Noir performances are always about the ways people cope with a bleak and violent universe, whether they arm themselves with [icy remoteness]… or with abraded cynicism, desperate defiance, or spellbound fatalism. This last response is distilled by Burt Lancaster in his screen debut, playing the killers’ target, The Swede. It is a surprising introduction for one of cinema’s most physically resplendent and powerful men: we first see his muscular body supine on a bed, his head blacked out by shadows. When Nick Adams comes to warn the Swede about the killers, the doomed man speaks out of the dark, his voice low and lifeless: “There’s nothing I can do.” When his face appears in the light, it is calm, frozen in a mixture of numbness and dazzled resignation—the same expression he wears at many points in the film.

Edmund O’Brien as Reardon, The Killers © Universal

Intrigued by the motive behind the contract hit and disconcerted by the fact that Swede was apathetic and even nihilistic when warned of the killers’ presence and openly stated intention to murder him, an insurance investigator named Reardon (Edmund O’Brien) attempts to piece together Swede’s life story. For some bizarre reason never sufficiently explained in the film, Reardon turns “detective,” determined to unearth every aspect of Swede’s life. (By the time Reardon does seem to have a motive for investigating Swede’s death, he’s already spent a significant amount of time researching Swede’s life story, so the motive of recovering robbery money is insufficient to explain the insurance investigator’s initial interest in Swede.)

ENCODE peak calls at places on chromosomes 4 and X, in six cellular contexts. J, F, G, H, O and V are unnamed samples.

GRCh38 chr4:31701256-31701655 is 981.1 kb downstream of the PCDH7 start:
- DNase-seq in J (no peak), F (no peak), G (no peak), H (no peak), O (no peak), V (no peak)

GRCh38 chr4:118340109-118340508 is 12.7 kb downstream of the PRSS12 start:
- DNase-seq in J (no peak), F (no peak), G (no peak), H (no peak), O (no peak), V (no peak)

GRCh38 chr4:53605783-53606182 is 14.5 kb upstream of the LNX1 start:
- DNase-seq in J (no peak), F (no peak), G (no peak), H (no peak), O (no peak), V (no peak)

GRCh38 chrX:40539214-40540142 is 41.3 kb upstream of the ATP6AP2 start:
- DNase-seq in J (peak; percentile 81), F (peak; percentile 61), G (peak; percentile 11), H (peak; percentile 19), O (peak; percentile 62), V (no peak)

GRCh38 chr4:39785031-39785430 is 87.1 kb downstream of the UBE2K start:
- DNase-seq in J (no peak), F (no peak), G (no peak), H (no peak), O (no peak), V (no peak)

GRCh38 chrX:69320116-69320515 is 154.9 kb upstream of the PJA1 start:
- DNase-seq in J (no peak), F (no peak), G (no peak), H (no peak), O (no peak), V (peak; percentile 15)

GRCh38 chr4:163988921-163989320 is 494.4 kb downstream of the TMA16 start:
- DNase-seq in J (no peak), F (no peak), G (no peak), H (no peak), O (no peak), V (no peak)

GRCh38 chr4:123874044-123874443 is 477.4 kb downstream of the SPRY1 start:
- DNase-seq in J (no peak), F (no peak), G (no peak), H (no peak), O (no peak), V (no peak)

Edmund O’Brien as Investigator Reardon, The Killers © Universal

Investigator Reardon, who carries a gun and shoots at people with impunity, discovers that Swede, a former boxer, had plenty of secrets, including quite a few criminal missteps, any one of which could have, theoretically, gotten him killed.

Burt Lancaster as Swede, and Ava Gardner as Kitty, The Killers © Universal

After learning about Swede’s involvement with the gorgeous and seductive girlfriend of a gangster named Big Jim Colfax, Reardon is convinced that the girlfriend, Kitty, had something to do with Swede’s death.

Ava Gardener plays Kitty, the film’s “duplicitous, strikingly-beautiful, vixenish, and unsympathetic femme fatale, [and the role] made Gardner an overnight love goddess and star.” Kitty seems to be the stereotypical femme fatale, a gorgeous woman who is “giving a performance of a performance, enacting a charade of feminine sweetness and frailty that satisfies the expectations and desires of their marks,” in this case, the big, dumb brute, Swede.

Virginia Christine as abandoned Good Girl Lilly, Burt Lancaster as Swede, and Ava Gardner as Kitty, The Killers © Universal

The Swede, as written, is truly a big dumb animal, deep enough to feel pain, no deeper. “She’s beautiful,” he states in open stupefaction at his first glimpse of Kitty. As she sings… he stands so close she likely feels his nostril steam on her neck. Later, he emerges from a bed­room and remarks with what seems goofy pride at basic bodily functions, “I fell asleep.” But Lancaster, built to defeat a white T-shirt as well as any man, imbues the animal with existential dimensions by the thwarted intelligence lighting his eyes.